The Housing Assistance Council’s report exploring the Community Reinvestment Act (CRA), entitled Making CRA Work in Rural America: Finding “Outstanding” Financial Institutions, takes a closer look at lenders who consistently excel in meeting their CRA obligations. Is this a common phenomenon? Are there things which these lenders have in common? This research begins a discussion about how we can learn from those lenders which already do an outstanding job of providing credit to all of their service areas.
The Community Reinvestment Act (CRA) requires federally insured lenders to make credit available in all areas where they do significant business or take deposits. The CRA charges federal bank regulators with evaluating depository institutions on a regular basis to ensure they are meeting this obligation.
The overwhelming majority of financial intuitions earned Satisfactory CRA ratings on their most recent CRA examinations. Regulators awarded Outstanding ratings to only 9 percent of lenders. Consistently Outstanding-rated lenders are important because they serve as examples of institutions that continually exceed CRA requirements in serving all portions of their service area. While making up a majority of all FDIC-insured depository institutions, little is known about rural lenders in general and even less about how they fulfill their CRA obligations.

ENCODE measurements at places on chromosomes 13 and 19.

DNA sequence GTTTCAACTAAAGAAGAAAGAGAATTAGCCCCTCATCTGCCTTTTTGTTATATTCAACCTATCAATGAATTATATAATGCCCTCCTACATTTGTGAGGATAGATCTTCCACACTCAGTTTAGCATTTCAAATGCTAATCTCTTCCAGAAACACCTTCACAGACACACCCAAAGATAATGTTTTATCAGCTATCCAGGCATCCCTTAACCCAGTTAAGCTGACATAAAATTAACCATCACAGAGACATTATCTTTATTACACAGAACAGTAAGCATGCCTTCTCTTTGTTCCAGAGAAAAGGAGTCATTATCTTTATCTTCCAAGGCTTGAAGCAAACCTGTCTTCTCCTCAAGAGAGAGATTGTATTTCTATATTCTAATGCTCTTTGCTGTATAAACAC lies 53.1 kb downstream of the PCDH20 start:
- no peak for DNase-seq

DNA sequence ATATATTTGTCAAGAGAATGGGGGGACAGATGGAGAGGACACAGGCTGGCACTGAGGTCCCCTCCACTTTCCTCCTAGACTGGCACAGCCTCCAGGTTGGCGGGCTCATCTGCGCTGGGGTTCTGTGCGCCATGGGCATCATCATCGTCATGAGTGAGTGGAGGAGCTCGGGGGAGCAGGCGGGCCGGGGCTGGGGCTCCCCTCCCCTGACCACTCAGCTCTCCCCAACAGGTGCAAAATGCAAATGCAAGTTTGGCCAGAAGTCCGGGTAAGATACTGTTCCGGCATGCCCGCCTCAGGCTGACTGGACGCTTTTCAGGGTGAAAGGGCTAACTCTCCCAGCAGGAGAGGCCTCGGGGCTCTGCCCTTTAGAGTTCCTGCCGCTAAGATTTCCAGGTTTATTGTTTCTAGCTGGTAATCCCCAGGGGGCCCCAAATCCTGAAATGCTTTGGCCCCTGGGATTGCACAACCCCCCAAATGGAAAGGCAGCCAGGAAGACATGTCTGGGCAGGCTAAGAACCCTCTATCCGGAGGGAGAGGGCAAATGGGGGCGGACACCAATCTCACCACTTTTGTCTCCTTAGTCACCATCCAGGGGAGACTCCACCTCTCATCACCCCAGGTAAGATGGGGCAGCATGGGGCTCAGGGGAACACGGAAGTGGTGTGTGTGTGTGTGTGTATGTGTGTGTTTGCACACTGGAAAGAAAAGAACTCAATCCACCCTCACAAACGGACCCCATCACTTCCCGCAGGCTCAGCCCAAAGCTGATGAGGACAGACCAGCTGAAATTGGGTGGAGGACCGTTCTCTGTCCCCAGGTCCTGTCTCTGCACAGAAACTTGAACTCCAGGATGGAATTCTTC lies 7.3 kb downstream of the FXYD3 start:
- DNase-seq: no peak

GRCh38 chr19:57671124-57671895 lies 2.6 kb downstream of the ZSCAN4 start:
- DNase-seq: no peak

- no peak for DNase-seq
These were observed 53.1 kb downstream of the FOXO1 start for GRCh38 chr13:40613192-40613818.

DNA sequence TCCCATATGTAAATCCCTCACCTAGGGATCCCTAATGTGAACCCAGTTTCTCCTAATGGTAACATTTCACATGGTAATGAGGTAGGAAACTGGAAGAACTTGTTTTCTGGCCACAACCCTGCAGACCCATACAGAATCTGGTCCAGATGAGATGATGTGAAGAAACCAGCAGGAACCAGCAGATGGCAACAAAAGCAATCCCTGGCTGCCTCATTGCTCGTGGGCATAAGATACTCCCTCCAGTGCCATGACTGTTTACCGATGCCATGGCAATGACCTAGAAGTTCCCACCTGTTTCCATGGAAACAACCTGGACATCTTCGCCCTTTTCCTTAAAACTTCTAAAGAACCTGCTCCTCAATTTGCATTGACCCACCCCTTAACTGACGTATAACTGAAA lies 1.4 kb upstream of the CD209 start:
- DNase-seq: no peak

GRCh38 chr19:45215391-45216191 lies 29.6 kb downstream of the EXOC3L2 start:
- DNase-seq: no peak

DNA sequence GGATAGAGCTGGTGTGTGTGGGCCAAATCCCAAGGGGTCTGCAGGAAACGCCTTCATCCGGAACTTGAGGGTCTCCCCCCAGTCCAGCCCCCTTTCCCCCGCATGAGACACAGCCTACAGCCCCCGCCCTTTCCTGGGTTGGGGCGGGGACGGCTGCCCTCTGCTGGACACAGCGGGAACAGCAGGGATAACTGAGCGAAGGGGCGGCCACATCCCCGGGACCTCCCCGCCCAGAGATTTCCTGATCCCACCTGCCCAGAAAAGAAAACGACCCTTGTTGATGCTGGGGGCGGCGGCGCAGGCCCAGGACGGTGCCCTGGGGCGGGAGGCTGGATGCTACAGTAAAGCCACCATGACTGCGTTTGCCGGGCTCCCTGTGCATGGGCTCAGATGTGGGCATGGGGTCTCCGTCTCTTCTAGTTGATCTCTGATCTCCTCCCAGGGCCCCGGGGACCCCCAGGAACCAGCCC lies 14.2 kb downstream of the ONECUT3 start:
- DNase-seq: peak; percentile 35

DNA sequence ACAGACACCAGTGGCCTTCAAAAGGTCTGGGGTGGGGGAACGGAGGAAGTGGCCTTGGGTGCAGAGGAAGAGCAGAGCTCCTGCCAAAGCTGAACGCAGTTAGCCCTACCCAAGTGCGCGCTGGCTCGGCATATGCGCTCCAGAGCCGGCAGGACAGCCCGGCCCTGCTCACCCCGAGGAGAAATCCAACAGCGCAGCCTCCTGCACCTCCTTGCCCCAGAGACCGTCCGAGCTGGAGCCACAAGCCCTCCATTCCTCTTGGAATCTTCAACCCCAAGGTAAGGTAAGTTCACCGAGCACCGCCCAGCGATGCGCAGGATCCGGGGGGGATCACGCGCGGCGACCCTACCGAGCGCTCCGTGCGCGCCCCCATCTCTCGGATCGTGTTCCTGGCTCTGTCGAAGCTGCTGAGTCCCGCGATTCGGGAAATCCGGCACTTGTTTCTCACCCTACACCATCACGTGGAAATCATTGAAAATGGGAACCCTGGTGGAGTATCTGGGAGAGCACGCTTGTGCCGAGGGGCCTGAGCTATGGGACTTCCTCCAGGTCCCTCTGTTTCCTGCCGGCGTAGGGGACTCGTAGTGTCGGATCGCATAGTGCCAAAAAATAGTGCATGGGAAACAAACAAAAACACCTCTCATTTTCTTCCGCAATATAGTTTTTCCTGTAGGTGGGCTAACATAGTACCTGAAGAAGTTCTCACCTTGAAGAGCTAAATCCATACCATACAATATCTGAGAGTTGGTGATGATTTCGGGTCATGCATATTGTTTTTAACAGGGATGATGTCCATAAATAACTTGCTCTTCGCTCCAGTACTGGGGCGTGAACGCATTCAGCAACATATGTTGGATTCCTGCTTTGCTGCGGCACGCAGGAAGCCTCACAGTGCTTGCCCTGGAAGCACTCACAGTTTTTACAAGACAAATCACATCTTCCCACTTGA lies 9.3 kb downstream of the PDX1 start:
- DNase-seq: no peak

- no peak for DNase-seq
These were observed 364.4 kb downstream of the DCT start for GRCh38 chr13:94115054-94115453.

This report looked more closely at the lenders who consistently received Outstanding ratings on their last three examinations. The data show that this is an uncommon occurrence, only 4 percent of lenders are consistently outstanding, and these banks most often large asset, urban headquartered institutions. While the inclusion of distressed and underserved census tracts in lender service areas was associated with being consistently rated outstanding, the analysis found no association with being headquartered in rural areas. Additional research of these lenders is needed to better understand how they are able to successfully serve all communities.
This report is part of HAC’s Three-Part “CRA in Rural America” series.